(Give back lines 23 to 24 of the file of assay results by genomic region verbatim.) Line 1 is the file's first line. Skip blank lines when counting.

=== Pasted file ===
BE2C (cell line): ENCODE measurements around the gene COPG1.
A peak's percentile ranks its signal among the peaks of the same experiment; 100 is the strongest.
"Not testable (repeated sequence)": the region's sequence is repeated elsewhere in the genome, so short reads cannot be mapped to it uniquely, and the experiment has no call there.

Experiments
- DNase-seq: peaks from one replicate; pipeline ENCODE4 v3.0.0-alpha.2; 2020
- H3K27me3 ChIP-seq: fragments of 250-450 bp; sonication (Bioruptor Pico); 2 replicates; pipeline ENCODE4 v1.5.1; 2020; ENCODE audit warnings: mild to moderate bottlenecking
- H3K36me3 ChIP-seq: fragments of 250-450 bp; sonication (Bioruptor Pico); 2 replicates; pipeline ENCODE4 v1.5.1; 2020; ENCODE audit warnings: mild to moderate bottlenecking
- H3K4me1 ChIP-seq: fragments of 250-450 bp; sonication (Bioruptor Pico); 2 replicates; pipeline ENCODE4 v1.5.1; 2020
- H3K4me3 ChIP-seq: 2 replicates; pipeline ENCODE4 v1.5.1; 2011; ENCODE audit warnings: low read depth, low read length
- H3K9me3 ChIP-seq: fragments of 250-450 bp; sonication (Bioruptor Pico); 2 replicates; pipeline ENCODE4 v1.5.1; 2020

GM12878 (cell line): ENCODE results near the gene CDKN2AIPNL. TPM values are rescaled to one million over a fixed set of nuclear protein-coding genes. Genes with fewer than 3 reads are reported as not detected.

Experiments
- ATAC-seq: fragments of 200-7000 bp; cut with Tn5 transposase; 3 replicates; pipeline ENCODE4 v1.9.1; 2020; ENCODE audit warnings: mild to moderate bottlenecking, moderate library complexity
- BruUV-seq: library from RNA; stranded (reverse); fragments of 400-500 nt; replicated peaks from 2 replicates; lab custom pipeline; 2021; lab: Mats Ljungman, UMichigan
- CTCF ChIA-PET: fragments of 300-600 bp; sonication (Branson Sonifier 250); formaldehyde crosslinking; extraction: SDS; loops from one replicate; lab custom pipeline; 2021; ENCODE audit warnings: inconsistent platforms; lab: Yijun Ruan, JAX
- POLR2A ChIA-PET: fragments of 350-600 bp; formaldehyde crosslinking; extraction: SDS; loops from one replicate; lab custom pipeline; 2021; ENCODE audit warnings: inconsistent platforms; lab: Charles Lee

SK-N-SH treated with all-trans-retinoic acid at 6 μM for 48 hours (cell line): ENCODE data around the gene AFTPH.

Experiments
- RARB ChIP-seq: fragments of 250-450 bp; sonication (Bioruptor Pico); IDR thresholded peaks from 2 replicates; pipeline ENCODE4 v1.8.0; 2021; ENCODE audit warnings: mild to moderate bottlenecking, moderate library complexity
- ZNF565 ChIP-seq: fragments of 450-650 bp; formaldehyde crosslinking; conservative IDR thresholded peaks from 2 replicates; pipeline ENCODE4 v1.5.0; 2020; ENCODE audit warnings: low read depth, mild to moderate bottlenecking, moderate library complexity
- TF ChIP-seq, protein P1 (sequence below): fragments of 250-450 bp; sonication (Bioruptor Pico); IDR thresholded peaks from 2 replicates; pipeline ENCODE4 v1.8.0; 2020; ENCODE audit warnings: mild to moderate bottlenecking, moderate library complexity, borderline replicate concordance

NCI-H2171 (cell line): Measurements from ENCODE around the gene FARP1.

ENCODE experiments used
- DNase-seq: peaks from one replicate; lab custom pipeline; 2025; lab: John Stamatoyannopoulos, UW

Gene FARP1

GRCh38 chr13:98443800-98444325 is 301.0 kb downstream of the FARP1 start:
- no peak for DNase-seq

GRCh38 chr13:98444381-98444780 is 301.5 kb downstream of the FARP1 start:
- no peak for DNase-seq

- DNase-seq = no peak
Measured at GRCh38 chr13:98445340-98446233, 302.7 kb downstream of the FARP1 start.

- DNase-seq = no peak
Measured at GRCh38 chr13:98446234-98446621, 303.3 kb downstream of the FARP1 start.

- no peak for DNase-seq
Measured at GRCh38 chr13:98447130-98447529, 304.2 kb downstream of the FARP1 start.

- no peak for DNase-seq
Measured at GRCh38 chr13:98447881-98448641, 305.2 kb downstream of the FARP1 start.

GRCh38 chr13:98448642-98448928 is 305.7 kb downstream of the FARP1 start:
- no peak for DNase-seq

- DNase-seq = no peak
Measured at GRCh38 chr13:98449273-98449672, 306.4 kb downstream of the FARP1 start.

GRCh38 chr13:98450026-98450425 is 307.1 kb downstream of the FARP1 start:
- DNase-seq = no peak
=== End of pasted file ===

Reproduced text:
ENCODE experiments used
- DNase-seq: peaks from one replicate; lab custom pipeline; 2025; lab: John Stamatoyannopoulos, UW